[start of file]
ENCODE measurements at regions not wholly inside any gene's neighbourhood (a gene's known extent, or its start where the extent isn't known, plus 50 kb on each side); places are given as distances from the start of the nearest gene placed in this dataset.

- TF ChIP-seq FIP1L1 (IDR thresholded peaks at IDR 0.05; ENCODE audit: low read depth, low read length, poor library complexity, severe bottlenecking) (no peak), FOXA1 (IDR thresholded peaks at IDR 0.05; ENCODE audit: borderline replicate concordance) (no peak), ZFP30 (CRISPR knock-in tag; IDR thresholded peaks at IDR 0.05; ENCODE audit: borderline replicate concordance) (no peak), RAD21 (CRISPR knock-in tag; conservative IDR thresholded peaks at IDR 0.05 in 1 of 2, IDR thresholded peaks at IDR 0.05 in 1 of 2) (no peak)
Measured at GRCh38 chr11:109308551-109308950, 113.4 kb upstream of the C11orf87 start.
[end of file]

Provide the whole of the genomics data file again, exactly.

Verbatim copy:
ENCODE measurements at regions not wholly inside any gene's neighbourhood (a gene's known extent, or its start where the extent isn't known, plus 50 kb on each side); places are given as distances from the start of the nearest gene placed in this dataset.

- TF ChIP-seq FIP1L1 (IDR thresholded peaks at IDR 0.05; ENCODE audit: low read depth, low read length, poor library complexity, severe bottlenecking) (no peak), FOXA1 (IDR thresholded peaks at IDR 0.05; ENCODE audit: borderline replicate concordance) (no peak), ZFP30 (CRISPR knock-in tag; IDR thresholded peaks at IDR 0.05; ENCODE audit: borderline replicate concordance) (no peak), RAD21 (CRISPR knock-in tag; conservative IDR thresholded peaks at IDR 0.05 in 1 of 2, IDR thresholded peaks at IDR 0.05 in 1 of 2) (no peak)
Measured at GRCh38 chr11:109308551-109308950, 113.4 kb upstream of the C11orf87 start.